What’s the impact of your smartphone? Mapping the distribution and environmental impact of mines around the world

How many different materials go into making your smartphone? According to the American Chemical Society, at least 64 different types of chemicals constitute your smartphone. Many of these materials, particularly the heavy earth metals, are extracted from the Earth through mining operations. Mining has been a part of human society for several thousand years now - from the shallow mines of earlier centuries to the more extractive ones created in the last hundred years. The challenge of mining and other extractive industries is that they are essential to many of our needs today - coal for energy, silicon for solar panels and heavy earths for electronics being among the well known ones. At the same time, they cause significant damage to local environments through the disturbance to the land caused by establishing the mine itself, to environmental impacts on water, land and ecosystems from mining operations. 

So far, it’s been difficult to map the spatial extent and environmental impact of mines across the globe. This is partly because data have been limited in many countries and partly because the technology to identify these mines using other data sources such as satellite imagery have not been developed yet.


Researchers from China and Australia who have been working on this problem for several years have recently developed and published a global dataset of mining operations using remote sensing data. In their work, they used existing databases of mining operations as their baseline and then created image recognition algorithms that could identify particular features of mining operations such as waste ponds, tailings and so on. They used these features to draw polygons of the mining operations and then overlaid them with existing forest cover, vegetation and water maps to track the environmental impacts of the operations on the local environment. All data for the image recognition algorithms was derived from Google Earth Pro - a relatively inexpensive data source that is of high enough resolution to be able to easily identify the necessary features.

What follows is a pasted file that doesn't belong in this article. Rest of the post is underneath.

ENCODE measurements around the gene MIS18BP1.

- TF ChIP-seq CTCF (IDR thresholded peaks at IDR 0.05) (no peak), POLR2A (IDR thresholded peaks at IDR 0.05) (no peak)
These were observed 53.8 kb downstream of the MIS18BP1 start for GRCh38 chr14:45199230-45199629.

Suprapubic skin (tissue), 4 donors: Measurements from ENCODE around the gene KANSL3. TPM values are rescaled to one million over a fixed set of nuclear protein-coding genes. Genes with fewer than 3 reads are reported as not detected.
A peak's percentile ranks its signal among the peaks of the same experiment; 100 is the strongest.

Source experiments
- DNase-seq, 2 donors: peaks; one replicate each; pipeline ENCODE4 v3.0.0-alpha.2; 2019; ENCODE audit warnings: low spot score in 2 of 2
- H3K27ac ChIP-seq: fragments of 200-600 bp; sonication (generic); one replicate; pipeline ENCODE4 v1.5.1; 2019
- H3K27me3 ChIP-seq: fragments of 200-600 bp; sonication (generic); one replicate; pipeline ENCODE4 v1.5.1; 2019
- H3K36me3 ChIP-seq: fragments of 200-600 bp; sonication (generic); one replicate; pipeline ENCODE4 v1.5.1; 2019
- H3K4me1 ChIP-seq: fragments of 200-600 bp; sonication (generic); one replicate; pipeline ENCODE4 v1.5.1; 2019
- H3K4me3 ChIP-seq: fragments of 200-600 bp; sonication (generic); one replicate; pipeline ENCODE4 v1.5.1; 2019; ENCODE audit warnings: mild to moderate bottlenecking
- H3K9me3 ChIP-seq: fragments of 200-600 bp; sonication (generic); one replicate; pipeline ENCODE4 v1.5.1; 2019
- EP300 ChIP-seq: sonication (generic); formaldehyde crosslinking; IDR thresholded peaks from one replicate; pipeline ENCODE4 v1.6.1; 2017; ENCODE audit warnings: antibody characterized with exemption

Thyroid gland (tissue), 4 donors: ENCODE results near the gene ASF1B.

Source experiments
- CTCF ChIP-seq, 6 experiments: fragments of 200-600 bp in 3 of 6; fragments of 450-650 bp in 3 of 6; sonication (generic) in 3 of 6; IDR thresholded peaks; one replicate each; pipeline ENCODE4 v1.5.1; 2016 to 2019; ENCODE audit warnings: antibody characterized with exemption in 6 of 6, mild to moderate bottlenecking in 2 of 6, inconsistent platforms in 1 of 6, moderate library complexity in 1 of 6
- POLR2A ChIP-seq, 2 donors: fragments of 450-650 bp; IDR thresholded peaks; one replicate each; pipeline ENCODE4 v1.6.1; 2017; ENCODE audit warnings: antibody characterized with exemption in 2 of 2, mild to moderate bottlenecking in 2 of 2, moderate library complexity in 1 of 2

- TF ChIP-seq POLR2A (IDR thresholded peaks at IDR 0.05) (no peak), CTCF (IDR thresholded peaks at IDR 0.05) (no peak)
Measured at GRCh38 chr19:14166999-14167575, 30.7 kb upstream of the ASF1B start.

As seen in Figure 1 below from the research paper, the dataset comprised mine area polygons from 135 countries and regions, though these areas are highly clustered. Most of the mine polygons (approximately  79% ) were located within 13 countries: China, USA, Russia, Australia, Indonesia, South Africa, Ukraine, Ghana, Canada, India, Brazil, Kazakhstan, and Chile. Correspondingly, 122 countries and regions have ~21% of the total mine area polygons, with fewer than 625 polygons each (<1%). Major mining nations can broadly be divided into high mineral demand countries (e.g., China, India, and USA) and high mineral export countries (e.g., Australia, Canada, South Africa, and Russia).


However, the mine sizes were widely different - indicating the differences between commercial operations and small-scale informal operations. While the environmental footprint of the different sizes varies, some factors that helped mitigate the impact include environmental practices in large, commercial operations such as mine waste site selection, comprehensive management, and post-mining rehabilitation works. Informal mines typically did not have these practices and could have a larger impact on the environment - however, because of the size of these operations, it was more difficult to identify all of them and categorize their impacts.


While there is still a lot more research to be done in this sector, this is the first time a combined global database and atlas of mining operations has been developed. As sustainability and minimizing the sourcing of materials from environmentally problematic areas becomes a key focus for corporations around the world, having data sources like this will help professionals better manage requirements and meet their sustainability goals.


Figure 1: A Larger open pit operations (Escondida mine, copper porphyry deposit, Chile, 24°16’15 S, 69°4’14 W); B Formal/artisanal placer gold mining, Ankobra River, Ghana, where all mining sites are along the riversides or in the riverbed, forming a dendritic configuration (5°43’ N, 2°6’ W). C Coal mine sites and gangue heaps in Donetsk, Ukraine (48°12’ N, 38°39’ E); D Coal mine areas surrounding Samarinda in East Kalimantan, Indonesia (0°29’48 S 117°08’10 E). Imagery credit: Esri, Maxar, and Earthstar Geographics.


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